Late last year, Pope Francis released an apostolic letter titled, in Latin, “Patris Corde,” which means “With a Father’s Heart.” In it, he recalls the 150th anniversary of the declaration of St. Joseph as patron of the Universal Church. This anniversary is the reason why Pope Francis proclaimed Dec. 8, 2020, to Dec. 8, 2021, as a “Year of St. Joseph.” So, I thought I would use my column to offer a reflection on the pope’s letter announcing the Year of St. Joseph.
In his letter, Pope Francis wonderfully describes the fatherly attributes of Joseph, attributes that all Christian men should strive to nurture. Fathers can be birth fathers, adoptive fathers and — like me — spiritual fathers. I believe that all men are called to have the kind-hearted, strong and faithful qualities of St. Joseph. He is a gentle and persistent model of manhood/fatherhood for all of us. Pope Francis describes St. Joseph as a beloved father, a tender and loving father, an obedient father, an accepting father, a father who is creatively courageous, a working father and a father in the shadows. But, we must also remember that his greatest partner in life was Mary. Women have a way of drawing out the best of us who are men. Mary, the mother of Jesus, does that for all of us who follow her son.
It is interesting that the pope asserts the experience of living through this pandemic has helped us to see more clearly the importance of “ordinary” people who, though far from the spotlight, exercise patience and offer hope every day. These are the doctors, nurses and caregivers; grocery workers, safety forces and teachers; transit workers, food service workers and postal workers — anyone who has continued in their role helping others during these challenging times. This includes our priests, deacons, lay ministers and church volunteers. Throughout the pandemic, many persons resembled St. Joseph, who quietly did what was expected of him. These are the “saints next door,” as Pope Francis describes them.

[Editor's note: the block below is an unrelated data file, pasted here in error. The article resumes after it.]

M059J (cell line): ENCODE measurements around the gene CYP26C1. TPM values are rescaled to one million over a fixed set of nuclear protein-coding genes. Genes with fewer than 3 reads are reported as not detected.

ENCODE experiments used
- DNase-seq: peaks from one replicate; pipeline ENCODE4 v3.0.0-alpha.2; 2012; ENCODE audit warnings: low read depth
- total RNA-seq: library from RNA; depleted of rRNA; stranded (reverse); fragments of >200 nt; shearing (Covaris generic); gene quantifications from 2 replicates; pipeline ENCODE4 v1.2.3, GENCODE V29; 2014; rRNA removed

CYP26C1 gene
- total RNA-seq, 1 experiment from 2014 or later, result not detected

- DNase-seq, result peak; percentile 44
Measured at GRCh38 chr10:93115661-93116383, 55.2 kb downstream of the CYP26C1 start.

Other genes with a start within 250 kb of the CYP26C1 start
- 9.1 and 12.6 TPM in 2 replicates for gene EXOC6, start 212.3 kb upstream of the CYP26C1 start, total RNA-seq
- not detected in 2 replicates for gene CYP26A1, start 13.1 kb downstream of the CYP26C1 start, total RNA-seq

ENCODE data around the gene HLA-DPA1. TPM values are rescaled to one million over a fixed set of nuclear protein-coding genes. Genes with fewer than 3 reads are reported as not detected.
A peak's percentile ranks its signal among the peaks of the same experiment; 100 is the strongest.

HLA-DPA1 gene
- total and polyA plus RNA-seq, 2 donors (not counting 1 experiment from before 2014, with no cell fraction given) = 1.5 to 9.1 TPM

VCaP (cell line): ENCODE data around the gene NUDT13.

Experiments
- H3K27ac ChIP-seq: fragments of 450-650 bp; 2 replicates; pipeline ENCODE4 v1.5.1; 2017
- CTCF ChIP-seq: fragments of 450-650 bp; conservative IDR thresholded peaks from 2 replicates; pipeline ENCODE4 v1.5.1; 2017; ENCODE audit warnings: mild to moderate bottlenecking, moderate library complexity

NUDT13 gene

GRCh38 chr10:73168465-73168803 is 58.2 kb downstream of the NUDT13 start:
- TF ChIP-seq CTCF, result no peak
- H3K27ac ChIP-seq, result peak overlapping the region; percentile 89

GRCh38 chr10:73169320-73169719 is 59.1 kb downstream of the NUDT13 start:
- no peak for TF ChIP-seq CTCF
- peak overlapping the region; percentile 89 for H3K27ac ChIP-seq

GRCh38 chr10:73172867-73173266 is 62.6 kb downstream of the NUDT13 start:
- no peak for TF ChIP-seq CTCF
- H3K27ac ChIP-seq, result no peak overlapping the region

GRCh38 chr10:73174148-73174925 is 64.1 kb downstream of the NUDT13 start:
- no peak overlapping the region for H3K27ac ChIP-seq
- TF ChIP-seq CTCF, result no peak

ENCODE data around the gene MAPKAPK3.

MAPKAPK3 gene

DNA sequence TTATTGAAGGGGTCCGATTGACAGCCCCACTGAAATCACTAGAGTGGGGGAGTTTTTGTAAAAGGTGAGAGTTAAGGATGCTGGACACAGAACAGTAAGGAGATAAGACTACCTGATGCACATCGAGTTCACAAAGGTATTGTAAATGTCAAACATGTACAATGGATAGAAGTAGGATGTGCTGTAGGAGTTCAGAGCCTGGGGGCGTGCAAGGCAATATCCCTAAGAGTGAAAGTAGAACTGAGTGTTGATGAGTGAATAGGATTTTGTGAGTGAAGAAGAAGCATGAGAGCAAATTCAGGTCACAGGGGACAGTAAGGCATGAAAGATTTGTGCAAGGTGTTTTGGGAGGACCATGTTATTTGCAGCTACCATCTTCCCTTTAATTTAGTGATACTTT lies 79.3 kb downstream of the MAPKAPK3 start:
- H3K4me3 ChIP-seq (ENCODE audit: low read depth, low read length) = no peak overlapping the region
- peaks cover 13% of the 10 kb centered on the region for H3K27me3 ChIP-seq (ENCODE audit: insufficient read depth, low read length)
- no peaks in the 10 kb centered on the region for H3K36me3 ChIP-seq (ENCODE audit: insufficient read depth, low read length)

Being a “man in the shadows,” there isn’t much written in the Gospels about St. Joseph, but there is enough for us to paint a picture of him in our mind’s eye and to appreciate what sort of father he was. Pope Francis says each of us can discover in Joseph — the man who goes unnoticed — a daily, discreet and hidden presence, an intercessor, a support and a guide in times of trouble. St. Joseph reminds us that those who appear hidden or in the shadows can play an important role in the history of salvation. His life is for us a model of holiness. Most of us will work for the kingdom of God in the shadows and without much, if any, notoriety.
It is also very telling that, after Mary, no saint is mentioned more frequently in the papal teachings of the Church than Joseph, her spouse. Joseph knew the story was not about him. His life was not about him. His life — and our life — is always about God. Finding out the part we play in God’s plan for the world is key to our own happiness. We are happy when we do God’s will. God was always at the center of Joseph’s life and the life of the Holy Family.
In St. Joseph, Jesus sees the God who helps us accept our weaknesses — our humanity — because it is through and despite our fears, our frailties and our weakness that most divine designs are realized. God wants to use us, as flawed as we are, for his good purposes.
The Church needs fathers like St. Joseph. Pray for vocations to fatherhood. In a special way, pray for men to answer the call to marriage in the Church and for an increase in men willing to accept the vocation of priesthood and other ordained ministries.